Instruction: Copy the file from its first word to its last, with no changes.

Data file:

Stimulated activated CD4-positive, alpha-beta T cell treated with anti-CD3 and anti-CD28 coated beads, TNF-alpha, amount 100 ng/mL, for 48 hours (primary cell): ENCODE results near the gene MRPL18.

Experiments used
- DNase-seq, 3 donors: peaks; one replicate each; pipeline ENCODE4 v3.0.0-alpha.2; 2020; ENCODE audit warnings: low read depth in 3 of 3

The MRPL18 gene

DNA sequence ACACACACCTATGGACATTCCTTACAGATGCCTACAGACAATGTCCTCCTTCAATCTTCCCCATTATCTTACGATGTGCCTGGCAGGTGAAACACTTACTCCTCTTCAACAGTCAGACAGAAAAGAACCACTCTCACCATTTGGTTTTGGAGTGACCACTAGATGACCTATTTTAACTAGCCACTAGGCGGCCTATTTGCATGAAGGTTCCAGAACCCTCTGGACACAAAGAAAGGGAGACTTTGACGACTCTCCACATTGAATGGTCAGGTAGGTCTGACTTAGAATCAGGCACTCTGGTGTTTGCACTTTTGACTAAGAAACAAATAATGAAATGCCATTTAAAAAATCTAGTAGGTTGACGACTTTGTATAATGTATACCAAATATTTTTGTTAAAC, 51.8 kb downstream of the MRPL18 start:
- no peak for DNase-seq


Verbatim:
Stimulated activated CD4-positive, alpha-beta T cell treated with anti-CD3 and anti-CD28 coated beads, TNF-alpha, amount 100 ng/mL, for 48 hours (primary cell): ENCODE results near the gene MRPL18.

Experiments used
- DNase-seq, 3 donors: peaks; one replicate each; pipeline ENCODE4 v3.0.0-alpha.2; 2020; ENCODE audit warnings: low read depth in 3 of 3

The MRPL18 gene

DNA sequence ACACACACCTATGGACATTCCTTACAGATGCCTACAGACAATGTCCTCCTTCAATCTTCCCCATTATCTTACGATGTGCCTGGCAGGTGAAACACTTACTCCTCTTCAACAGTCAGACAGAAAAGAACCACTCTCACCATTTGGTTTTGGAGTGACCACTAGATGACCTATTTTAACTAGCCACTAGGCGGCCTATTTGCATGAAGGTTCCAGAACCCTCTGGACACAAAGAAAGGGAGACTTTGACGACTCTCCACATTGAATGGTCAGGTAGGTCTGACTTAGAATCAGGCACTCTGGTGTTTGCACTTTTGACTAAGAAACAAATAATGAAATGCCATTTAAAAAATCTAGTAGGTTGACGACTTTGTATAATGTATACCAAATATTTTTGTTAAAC, 51.8 kb downstream of the MRPL18 start:
- no peak for DNase-seq